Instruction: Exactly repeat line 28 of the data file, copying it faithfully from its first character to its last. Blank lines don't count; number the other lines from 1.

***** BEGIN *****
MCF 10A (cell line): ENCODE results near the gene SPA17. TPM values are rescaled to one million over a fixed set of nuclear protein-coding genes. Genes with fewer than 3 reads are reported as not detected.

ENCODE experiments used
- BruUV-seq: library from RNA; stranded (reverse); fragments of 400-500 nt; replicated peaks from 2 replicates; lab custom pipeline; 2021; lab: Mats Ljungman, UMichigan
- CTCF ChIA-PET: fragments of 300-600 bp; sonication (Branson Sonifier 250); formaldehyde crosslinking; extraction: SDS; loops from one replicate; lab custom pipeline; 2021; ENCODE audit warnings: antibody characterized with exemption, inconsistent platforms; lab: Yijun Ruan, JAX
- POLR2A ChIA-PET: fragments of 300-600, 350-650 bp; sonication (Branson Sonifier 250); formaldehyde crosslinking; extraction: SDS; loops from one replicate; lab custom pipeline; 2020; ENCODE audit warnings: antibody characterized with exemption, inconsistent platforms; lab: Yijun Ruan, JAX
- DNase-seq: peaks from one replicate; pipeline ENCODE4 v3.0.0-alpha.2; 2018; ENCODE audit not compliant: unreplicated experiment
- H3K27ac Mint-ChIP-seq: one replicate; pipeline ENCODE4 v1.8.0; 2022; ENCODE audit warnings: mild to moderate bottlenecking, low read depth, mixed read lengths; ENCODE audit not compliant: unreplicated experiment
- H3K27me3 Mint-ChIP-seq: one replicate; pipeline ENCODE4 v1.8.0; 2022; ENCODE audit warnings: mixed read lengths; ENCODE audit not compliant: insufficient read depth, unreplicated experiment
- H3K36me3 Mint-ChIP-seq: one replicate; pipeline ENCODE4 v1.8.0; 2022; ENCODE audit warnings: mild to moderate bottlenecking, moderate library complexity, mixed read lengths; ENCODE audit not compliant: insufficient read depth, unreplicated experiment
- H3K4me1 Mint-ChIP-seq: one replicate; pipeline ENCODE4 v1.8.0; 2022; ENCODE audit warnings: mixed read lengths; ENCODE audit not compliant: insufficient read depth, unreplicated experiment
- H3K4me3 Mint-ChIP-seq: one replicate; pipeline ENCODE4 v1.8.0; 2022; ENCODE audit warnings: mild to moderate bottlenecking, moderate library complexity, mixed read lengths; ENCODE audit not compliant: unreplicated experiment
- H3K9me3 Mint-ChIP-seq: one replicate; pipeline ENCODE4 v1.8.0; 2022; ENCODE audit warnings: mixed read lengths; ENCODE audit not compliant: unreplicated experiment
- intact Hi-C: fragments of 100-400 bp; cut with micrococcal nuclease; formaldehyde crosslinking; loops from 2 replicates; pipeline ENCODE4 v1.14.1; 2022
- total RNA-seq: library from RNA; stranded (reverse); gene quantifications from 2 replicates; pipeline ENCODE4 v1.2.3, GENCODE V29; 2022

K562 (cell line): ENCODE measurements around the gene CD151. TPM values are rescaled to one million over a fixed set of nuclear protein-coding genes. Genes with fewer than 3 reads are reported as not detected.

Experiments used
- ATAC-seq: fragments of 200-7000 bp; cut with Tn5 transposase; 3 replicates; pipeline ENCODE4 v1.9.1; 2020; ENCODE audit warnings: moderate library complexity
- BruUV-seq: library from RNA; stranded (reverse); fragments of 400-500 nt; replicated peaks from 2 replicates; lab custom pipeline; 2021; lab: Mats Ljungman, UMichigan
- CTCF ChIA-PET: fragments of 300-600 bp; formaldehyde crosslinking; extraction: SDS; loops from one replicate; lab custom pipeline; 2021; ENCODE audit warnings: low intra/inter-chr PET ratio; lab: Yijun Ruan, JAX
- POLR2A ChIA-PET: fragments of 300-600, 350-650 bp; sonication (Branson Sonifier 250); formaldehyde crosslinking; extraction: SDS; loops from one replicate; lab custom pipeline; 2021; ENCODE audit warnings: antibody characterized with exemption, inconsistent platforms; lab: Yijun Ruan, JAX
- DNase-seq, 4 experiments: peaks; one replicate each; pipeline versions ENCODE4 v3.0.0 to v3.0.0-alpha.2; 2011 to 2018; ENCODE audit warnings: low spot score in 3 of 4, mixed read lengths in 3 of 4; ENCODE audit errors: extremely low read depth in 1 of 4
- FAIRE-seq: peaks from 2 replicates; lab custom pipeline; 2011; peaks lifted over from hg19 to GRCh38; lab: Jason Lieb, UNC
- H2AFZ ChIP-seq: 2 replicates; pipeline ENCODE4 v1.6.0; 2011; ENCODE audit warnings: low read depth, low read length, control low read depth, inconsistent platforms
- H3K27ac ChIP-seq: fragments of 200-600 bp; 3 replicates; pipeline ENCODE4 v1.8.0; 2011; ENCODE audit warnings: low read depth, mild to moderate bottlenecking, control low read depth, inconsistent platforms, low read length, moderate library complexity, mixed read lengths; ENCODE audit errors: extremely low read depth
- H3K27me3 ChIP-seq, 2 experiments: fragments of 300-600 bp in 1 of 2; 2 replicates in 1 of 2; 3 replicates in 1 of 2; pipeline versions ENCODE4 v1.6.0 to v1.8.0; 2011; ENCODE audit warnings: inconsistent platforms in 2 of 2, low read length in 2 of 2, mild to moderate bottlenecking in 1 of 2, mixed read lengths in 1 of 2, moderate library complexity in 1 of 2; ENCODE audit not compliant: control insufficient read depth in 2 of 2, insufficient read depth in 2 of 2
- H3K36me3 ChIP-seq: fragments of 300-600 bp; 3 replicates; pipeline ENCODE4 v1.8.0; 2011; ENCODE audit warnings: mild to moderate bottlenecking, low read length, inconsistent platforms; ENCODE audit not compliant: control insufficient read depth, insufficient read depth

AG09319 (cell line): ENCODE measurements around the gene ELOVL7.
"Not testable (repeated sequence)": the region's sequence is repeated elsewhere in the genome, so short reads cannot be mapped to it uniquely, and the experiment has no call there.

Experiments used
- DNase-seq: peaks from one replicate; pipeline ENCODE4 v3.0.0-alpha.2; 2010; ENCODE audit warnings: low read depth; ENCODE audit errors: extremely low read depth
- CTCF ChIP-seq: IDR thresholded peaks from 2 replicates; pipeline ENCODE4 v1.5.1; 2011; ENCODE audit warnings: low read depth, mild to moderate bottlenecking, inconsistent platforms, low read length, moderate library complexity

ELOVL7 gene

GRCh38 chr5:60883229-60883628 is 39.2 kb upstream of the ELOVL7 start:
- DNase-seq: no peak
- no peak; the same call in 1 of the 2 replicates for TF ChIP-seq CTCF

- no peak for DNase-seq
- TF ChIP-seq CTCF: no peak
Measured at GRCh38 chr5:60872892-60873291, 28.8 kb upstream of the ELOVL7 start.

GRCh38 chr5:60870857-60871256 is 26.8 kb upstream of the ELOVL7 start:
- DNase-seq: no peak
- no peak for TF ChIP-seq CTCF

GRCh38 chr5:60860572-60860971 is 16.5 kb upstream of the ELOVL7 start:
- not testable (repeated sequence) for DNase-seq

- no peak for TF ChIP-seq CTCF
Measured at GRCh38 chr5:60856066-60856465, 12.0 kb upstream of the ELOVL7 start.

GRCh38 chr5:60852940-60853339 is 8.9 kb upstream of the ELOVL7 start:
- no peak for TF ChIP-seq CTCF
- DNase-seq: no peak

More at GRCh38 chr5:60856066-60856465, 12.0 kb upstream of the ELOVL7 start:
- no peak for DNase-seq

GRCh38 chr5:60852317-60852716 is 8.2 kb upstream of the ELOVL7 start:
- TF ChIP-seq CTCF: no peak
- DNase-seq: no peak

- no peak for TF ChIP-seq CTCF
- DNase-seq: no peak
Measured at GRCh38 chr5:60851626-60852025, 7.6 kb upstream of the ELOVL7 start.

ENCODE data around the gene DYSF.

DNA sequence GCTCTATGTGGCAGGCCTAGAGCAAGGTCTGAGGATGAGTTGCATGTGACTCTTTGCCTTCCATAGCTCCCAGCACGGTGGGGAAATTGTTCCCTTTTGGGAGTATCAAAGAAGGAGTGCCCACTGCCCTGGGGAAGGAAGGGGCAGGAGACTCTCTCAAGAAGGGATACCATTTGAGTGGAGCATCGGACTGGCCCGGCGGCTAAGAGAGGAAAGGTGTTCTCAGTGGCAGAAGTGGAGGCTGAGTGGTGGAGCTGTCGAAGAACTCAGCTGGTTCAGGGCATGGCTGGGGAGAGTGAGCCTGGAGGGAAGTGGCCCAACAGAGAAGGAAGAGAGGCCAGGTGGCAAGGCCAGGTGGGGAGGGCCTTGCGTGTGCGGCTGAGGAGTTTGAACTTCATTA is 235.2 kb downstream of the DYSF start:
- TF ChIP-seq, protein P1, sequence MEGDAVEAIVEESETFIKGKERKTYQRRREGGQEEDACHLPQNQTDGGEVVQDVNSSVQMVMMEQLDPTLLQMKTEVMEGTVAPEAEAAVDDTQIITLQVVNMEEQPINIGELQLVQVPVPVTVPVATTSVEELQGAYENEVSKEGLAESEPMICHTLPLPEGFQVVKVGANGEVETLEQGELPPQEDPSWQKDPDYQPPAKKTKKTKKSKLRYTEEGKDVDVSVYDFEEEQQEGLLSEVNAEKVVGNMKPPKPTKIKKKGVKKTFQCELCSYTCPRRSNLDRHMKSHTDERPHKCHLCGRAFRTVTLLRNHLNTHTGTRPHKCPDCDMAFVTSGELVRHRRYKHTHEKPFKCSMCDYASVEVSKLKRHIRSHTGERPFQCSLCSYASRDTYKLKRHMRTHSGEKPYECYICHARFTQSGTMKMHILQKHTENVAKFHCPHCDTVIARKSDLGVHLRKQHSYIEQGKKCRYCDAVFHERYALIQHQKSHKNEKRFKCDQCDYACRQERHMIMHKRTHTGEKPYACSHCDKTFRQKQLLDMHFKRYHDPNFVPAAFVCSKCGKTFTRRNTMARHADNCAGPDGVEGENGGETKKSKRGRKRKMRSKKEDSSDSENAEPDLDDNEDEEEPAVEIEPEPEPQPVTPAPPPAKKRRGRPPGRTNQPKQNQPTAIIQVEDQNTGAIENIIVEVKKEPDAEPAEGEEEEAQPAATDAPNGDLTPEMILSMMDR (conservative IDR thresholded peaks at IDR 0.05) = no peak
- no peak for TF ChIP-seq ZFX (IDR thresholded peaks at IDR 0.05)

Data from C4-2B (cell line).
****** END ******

"Not testable (repeated sequence)": the region's sequence is repeated elsewhere in the genome, so short reads cannot be mapped to it uniquely, and the experiment has no call there.